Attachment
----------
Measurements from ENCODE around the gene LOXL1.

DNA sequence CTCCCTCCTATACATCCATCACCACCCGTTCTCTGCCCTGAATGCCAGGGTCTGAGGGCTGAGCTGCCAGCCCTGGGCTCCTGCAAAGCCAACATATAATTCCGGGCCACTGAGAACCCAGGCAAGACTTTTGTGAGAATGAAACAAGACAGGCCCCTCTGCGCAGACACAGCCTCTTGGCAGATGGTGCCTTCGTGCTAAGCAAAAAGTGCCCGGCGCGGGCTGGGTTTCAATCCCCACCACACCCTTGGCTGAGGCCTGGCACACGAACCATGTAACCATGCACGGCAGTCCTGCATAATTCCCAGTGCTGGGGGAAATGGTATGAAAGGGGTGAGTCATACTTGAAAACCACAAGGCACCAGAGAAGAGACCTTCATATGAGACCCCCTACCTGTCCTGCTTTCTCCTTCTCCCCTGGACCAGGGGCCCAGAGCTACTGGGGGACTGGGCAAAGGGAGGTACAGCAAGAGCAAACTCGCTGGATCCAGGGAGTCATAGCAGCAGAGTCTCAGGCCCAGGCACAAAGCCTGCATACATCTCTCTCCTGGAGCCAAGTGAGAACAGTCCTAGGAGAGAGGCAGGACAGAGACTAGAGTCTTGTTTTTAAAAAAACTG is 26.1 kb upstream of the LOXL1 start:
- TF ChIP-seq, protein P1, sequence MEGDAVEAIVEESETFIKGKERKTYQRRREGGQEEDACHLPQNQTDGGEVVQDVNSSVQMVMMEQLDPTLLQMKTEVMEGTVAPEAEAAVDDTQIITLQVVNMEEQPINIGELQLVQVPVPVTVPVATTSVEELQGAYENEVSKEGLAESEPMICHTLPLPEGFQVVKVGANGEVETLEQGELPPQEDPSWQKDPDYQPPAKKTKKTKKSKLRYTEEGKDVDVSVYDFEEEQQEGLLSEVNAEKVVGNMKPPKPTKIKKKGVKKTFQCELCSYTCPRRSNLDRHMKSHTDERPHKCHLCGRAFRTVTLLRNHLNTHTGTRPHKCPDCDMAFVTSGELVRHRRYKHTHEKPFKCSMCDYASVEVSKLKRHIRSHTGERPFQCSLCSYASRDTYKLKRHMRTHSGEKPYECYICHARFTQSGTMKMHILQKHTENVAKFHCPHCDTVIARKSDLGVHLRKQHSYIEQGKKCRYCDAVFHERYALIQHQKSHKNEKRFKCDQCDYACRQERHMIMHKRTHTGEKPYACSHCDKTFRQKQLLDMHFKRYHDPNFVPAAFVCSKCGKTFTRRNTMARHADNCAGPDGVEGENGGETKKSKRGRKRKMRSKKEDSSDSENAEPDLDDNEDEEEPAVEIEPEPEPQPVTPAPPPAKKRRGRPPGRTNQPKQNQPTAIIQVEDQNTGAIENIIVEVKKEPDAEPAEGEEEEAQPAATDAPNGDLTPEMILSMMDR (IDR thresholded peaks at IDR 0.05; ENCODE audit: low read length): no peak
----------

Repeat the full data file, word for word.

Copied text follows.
Measurements from ENCODE around the gene LOXL1.

DNA sequence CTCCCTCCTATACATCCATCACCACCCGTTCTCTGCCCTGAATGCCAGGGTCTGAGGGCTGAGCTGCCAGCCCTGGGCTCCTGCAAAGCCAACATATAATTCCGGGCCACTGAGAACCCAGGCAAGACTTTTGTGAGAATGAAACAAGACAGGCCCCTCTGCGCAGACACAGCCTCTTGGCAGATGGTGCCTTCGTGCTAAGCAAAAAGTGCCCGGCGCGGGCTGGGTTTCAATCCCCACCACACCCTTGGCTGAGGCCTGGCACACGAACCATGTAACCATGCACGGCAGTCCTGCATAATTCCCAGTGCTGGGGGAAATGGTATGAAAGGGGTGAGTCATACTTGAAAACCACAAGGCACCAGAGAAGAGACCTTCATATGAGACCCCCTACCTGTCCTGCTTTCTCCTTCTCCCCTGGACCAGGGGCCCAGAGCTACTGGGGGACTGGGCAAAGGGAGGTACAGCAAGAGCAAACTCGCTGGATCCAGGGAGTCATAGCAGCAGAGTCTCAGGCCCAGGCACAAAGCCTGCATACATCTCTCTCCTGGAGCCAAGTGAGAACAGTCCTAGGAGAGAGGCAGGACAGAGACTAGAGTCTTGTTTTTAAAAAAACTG is 26.1 kb upstream of the LOXL1 start:
- TF ChIP-seq, protein P1, sequence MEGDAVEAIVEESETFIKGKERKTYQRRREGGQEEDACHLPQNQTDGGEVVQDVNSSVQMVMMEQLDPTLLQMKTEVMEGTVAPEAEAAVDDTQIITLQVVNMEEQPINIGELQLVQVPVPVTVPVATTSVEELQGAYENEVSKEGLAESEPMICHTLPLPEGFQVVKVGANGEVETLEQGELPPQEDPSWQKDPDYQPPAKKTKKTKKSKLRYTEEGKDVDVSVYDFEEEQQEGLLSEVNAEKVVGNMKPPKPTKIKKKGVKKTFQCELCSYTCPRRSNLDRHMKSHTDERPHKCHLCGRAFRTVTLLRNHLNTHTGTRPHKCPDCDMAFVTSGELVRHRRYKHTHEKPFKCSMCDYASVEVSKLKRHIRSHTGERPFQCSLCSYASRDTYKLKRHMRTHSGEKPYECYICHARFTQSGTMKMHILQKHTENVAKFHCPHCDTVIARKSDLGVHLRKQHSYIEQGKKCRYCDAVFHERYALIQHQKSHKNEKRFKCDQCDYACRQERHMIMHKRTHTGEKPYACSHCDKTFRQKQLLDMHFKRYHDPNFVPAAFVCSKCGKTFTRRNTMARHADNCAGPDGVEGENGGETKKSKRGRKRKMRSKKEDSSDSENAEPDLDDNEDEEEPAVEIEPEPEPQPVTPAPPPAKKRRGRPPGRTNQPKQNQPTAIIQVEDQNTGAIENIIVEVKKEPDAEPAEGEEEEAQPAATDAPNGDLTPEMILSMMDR (IDR thresholded peaks at IDR 0.05; ENCODE audit: low read length): no peak